Argentina are leading England 1-0 on the back of a controversial goal in the World Cup Quarterfinal but the fired up English side is trying to jostle its way back into the game. Hector Enrique passes the ball to a certain Diego Maradona deep inside Argentina’s own half. The game hangs in the balance.

August 16, 2009, Olympic Stadium, Berlin

Usain Bolt is in the set position at the starting block of the Men’s 100m final at the World Championships. Exactly a year back the Jamaican had won Olympic gold in a world record time of 9.69 seconds, but when the starting gun goes, he starts a full 0.01 seconds – a lifetime in a 100m race – behind fellow countryman Asafa Powell.

September 6, 2021, The Oval, London

Jasprit Bumrah is at the top of his bowling mark. England are 146-4 in a final day pursuit of a target of 368 and the series against India hangs in the balance on a pitch that’s not offering much to bowlers even on the fifth day. Facing him is Jonny Bairstow, the one batter who has the potential to change the mood of this chase from survival to swashbuckling.

T – 6 seconds

The first glimpses of something incredible unfolding in New York, Mexico City and Berlin are in plain sight. Reggie Miller does what he has done best all his life – sink a three pointer under pressure. He gets the ball from Jackson, pivots around in one smooth motion and lets go, sinking the bucket even before the opposition realises what just happened. Miller was among those who had redefined basketball when the three point shooting line was introduced in the 1986-87 season. He sunk 69 three pointers that season for his college team – the UCLA Bruins – and when he got into the NBA that became his signature shot. However, in that Knicks game, while the 3 pointer pulled the Pacers to within three of the Knicks, time was running out and the Knicks had the ball.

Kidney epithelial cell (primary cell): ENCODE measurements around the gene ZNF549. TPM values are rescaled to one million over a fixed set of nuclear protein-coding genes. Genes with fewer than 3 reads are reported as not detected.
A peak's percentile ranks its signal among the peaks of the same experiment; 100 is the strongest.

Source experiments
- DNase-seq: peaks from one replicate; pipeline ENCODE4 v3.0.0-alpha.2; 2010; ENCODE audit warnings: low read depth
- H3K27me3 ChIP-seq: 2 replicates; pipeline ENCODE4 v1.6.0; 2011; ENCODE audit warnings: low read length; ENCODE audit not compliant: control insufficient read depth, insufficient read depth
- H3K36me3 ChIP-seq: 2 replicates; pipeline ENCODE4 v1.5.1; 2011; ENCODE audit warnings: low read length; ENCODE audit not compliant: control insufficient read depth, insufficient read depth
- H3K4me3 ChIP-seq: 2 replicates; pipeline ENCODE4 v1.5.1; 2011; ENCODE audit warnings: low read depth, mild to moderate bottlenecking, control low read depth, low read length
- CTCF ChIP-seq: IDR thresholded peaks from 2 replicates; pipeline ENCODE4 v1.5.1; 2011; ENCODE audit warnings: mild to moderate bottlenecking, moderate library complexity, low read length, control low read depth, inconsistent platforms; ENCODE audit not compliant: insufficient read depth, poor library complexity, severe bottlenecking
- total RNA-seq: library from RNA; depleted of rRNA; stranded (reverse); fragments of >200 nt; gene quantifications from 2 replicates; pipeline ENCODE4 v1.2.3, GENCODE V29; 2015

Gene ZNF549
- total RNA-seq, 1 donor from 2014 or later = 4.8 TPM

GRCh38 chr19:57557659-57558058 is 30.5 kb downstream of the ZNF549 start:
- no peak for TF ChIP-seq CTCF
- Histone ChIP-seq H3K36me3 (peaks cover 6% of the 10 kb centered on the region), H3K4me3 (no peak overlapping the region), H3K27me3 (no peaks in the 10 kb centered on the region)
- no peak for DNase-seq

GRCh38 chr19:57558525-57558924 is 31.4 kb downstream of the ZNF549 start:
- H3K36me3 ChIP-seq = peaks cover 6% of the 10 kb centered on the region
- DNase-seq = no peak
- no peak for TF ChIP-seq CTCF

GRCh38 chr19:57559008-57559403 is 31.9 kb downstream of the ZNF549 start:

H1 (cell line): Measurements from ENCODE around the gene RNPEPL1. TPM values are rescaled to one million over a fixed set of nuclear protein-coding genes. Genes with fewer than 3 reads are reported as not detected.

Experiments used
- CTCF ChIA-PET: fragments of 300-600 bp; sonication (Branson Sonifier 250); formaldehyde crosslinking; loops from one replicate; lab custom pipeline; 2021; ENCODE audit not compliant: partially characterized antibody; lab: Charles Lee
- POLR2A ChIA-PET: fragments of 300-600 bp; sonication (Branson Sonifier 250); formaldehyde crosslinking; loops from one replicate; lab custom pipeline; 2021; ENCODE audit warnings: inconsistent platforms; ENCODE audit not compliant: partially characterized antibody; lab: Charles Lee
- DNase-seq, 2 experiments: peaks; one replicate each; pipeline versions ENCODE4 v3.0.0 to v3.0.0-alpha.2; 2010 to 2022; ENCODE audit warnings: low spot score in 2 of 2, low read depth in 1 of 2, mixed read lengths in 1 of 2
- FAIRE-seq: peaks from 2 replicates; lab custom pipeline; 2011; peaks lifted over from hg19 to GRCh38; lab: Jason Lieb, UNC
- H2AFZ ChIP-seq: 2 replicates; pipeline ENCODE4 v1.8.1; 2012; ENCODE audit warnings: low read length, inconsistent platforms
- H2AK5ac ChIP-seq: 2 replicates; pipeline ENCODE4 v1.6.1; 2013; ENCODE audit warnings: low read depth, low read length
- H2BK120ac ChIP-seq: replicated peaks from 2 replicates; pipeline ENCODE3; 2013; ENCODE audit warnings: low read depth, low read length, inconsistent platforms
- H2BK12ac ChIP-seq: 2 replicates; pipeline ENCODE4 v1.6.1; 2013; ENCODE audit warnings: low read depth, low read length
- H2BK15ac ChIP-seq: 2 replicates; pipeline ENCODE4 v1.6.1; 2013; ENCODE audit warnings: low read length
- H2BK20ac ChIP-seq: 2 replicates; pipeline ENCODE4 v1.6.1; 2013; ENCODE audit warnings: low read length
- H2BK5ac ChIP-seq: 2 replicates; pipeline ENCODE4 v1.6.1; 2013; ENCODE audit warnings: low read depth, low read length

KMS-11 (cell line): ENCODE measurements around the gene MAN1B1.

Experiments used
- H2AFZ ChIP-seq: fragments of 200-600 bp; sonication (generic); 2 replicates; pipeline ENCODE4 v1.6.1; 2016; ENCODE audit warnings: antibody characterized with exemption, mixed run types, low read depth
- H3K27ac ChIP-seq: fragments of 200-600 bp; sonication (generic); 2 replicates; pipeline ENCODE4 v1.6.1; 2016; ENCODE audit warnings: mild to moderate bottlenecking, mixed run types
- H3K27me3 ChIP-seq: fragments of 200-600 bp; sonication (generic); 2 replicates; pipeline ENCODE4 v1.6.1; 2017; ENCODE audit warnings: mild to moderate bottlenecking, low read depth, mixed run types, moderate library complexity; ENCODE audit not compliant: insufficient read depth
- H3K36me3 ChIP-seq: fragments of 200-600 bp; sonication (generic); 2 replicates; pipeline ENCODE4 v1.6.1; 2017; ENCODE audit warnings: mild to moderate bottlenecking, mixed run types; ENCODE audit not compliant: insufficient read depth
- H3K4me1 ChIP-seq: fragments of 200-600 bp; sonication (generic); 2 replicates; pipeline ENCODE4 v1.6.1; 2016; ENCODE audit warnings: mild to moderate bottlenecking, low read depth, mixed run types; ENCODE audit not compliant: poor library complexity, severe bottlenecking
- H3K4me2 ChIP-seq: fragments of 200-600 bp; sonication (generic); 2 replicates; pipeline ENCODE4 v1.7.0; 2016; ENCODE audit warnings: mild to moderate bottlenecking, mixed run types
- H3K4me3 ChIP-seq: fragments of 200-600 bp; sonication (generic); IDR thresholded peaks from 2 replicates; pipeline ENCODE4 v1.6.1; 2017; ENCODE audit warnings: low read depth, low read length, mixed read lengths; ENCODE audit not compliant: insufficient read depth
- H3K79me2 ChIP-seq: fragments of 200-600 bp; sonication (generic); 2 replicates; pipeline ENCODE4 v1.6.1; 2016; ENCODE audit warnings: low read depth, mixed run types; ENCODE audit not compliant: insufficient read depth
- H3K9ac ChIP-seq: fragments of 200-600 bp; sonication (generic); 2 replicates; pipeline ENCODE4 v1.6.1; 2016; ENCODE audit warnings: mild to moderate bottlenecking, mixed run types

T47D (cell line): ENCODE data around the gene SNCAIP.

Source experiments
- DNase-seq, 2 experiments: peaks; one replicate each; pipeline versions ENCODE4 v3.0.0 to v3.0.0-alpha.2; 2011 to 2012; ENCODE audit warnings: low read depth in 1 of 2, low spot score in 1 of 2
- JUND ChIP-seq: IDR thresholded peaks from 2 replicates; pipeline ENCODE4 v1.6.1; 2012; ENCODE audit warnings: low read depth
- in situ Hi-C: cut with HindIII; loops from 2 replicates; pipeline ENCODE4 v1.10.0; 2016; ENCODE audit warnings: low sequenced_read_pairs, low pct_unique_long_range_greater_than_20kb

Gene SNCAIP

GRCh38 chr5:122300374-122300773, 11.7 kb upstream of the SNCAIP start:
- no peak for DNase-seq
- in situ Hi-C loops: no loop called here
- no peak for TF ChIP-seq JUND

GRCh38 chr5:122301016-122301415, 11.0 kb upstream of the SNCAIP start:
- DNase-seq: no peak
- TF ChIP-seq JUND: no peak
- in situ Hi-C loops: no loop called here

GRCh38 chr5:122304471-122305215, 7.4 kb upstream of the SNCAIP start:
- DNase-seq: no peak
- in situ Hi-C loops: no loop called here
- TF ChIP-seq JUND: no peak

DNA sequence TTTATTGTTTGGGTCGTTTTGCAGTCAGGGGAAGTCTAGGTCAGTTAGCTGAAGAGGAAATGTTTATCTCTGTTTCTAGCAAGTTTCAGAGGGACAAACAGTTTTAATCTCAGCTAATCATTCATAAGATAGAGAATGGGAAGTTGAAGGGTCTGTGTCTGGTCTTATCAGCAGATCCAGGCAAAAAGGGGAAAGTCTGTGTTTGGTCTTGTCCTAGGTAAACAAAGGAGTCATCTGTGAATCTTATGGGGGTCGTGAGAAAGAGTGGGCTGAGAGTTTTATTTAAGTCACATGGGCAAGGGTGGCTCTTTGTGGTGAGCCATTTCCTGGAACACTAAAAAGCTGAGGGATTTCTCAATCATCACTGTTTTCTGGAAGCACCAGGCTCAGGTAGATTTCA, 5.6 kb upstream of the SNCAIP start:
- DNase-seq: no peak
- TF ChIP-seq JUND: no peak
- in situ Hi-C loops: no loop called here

Speaking of having the ball, it is almost magically tied to the feet of Diego Maradona who has set off on a solo run under the scorching afternoon sun in Mexico City, leaving in his wake Peter Beardsley and Peter Reid as he crosses into the England half. In Berlin, Bolt may have started slow, but the lanky legs of his on a 6’5” frame are generating superhuman speed and as the halfway mark of the track approaches, he is gaining on Powell. Also just past the halfway point of his run is Jasprit Bumrah, about to go into his hop and skip routine of a unique bowling action, his right hand jutting out like a catapult askew, waiting to unleash.

T – 3 seconds